Quite regularly, I get feedback from our customers that they’ve found malware on their computer, and don’t know how it got there.
While you may think this is due to malware exploiting unpatched bugs in the Windows operating system, it isn’t: these customers are predominantly using OS X, and they usually have all the latest patches applied. However, the malware they’re finding is indeed often for MS Windows operating systems.
So are they infected? How did it happen? How COULD it happen?
The real story is both simple and a bit disturbing: our scanners are detecting these files in a few key locations: the email cache folder, email attachments folder, web cache folder, web downloads folder, and the Java web cache folder. See a pattern here?
These people are victims of drive-by downloads and malicious spam campaigns. Without visiting any shady parts of the internet, they have managed to pick up a collection of malware that, if successfully run, would likely result in their computer becoming part of a botnet.
Now, seeing that most of the software won’t run under their current configuration, this isn’t as much of an issue… but that assumption only lasts as long as their configuration isn’t being targeted.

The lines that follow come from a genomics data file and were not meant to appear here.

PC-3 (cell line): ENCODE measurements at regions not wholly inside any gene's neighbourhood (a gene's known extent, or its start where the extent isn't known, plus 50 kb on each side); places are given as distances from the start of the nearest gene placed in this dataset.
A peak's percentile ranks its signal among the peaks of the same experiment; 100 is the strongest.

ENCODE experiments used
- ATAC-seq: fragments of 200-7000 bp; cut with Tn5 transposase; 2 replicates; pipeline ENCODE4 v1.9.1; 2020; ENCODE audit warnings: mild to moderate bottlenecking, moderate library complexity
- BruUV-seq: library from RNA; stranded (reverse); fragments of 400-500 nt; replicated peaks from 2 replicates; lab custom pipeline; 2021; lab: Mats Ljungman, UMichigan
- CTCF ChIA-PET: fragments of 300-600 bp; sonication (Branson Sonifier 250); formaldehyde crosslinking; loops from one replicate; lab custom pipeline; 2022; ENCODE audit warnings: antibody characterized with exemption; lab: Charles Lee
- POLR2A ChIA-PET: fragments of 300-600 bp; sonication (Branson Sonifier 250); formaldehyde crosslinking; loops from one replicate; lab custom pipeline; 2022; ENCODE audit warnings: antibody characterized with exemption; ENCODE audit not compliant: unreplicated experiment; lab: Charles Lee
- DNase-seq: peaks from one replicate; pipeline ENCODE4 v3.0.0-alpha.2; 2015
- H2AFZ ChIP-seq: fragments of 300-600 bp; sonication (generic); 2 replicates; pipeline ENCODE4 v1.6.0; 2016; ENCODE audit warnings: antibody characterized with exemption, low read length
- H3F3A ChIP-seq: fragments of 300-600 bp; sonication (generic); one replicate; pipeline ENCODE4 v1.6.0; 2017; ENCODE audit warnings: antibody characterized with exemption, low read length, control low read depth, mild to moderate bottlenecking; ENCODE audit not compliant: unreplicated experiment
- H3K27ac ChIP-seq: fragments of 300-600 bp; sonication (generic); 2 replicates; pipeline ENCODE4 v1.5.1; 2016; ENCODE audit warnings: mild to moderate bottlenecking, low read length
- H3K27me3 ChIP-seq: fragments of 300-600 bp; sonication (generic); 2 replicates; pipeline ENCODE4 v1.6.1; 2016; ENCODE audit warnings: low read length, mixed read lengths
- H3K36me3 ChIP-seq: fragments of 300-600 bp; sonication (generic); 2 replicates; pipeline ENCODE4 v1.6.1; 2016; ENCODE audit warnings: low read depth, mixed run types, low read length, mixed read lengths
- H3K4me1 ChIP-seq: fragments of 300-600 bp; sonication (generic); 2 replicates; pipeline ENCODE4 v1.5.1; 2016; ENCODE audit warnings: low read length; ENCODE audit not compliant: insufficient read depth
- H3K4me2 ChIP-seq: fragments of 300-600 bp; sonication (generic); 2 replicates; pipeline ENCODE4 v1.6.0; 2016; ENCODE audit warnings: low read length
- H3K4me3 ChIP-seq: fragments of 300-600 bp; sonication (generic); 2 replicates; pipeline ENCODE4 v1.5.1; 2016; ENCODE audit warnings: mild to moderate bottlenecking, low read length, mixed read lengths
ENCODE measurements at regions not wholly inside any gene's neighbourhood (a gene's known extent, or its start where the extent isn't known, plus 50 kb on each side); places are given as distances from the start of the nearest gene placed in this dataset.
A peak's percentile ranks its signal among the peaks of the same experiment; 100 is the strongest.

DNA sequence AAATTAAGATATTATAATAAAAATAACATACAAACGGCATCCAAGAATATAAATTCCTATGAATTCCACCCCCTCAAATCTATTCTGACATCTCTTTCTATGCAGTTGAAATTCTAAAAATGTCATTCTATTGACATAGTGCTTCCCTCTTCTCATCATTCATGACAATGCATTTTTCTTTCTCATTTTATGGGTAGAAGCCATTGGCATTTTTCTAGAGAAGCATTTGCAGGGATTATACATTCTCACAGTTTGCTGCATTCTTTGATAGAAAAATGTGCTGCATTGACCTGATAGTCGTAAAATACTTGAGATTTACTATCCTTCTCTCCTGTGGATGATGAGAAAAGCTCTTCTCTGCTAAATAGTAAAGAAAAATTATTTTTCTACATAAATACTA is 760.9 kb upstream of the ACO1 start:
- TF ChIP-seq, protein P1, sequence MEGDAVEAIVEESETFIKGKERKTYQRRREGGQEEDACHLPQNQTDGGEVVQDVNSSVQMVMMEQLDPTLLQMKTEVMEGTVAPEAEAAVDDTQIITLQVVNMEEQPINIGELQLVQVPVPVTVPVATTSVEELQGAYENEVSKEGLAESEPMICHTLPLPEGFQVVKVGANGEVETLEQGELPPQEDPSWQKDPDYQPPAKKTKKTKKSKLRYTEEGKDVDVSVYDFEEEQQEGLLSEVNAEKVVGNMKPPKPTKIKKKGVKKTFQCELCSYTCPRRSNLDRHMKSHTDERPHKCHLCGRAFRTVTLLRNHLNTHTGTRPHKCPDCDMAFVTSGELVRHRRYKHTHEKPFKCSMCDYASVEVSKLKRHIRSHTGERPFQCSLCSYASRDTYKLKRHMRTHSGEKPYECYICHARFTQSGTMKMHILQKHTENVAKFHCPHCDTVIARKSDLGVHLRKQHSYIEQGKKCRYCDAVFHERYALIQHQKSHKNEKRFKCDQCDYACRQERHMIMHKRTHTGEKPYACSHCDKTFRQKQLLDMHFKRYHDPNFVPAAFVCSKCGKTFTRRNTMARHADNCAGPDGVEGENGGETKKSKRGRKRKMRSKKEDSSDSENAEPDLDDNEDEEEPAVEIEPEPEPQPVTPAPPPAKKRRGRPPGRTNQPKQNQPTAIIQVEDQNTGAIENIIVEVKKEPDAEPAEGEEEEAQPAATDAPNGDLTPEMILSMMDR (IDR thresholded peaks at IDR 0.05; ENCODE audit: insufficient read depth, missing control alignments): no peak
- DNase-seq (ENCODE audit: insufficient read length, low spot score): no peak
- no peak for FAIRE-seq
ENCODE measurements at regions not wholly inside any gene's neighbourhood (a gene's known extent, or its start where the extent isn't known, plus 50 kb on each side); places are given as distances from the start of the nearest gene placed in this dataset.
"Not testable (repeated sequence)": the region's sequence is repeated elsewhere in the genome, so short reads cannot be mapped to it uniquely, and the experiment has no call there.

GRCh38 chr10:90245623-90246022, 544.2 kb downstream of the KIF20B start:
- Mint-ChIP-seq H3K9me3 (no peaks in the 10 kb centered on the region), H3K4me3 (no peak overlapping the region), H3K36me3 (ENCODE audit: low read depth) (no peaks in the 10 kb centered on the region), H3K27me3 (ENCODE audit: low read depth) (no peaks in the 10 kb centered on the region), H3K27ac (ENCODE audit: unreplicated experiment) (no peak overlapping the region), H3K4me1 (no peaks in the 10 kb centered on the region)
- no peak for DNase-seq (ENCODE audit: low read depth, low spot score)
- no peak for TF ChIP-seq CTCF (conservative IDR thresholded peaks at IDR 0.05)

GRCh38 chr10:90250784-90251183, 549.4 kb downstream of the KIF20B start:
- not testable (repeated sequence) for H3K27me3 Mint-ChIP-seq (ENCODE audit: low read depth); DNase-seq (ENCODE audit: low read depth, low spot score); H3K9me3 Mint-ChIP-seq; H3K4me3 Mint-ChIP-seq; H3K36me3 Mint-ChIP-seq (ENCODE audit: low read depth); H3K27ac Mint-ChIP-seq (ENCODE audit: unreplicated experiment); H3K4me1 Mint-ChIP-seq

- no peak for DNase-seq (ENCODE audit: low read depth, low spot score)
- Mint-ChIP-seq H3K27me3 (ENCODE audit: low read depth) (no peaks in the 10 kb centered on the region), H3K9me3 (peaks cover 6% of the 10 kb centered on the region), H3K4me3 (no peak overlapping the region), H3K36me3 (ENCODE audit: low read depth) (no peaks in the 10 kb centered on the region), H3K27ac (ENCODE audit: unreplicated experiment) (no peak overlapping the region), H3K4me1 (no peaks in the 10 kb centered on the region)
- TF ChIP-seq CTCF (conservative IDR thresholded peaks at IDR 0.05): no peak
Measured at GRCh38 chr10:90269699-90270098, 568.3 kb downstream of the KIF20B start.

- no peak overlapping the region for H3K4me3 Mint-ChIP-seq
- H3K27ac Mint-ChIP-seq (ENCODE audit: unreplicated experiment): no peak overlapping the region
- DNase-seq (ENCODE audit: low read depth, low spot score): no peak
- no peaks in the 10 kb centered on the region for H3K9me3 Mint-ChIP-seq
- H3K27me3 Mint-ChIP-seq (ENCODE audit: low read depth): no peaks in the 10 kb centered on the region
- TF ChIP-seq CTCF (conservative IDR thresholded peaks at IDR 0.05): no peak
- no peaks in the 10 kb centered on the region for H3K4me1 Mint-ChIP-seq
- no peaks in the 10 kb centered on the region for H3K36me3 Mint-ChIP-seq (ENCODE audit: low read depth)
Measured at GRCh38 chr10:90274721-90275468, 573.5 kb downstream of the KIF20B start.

Here is a sampling of what Mac users are currently seeing scattered across their cache and download folders:
Troj/Gida-A: drive-by Adobe Flash download that downloads and installs botnet software
- Exp/MS04-028: drive-by JPEG download (can also show up as a false positive in partial jpeg images as it’s an exploit detection) that can execute privileged code on un-patched Windows computers
- Mal/JavaDldr-B: drive-by Java download that downloads and installs more malware
- Mal/Iframe-AD: drive-by malicious HTML IFrame used in SEO-poisoned search results (often image searches)
Mal/BredoZp-B: BredoLab botnet-generated, arrives via email
- Mal/ChepVil-A: BredoLab botnet-generated, arrives via email
- Troj/Invo-Zip: Zeus botnet-generated, arrives via email. Can also show up as a false positive in incomplete temporary zip files, as it’s an exploit detection.
While this is old news, most of us, if we are completely honest, will admit to not behaving as if we know these two things — we implicitly trust content that could be harmful to our computers.
Since the attackers can update the malicious payloads at any time, we never know when our computers may be successfully compromised by a zero day malware attack.
There are a few things you can do to mitigate these risks on any computer:
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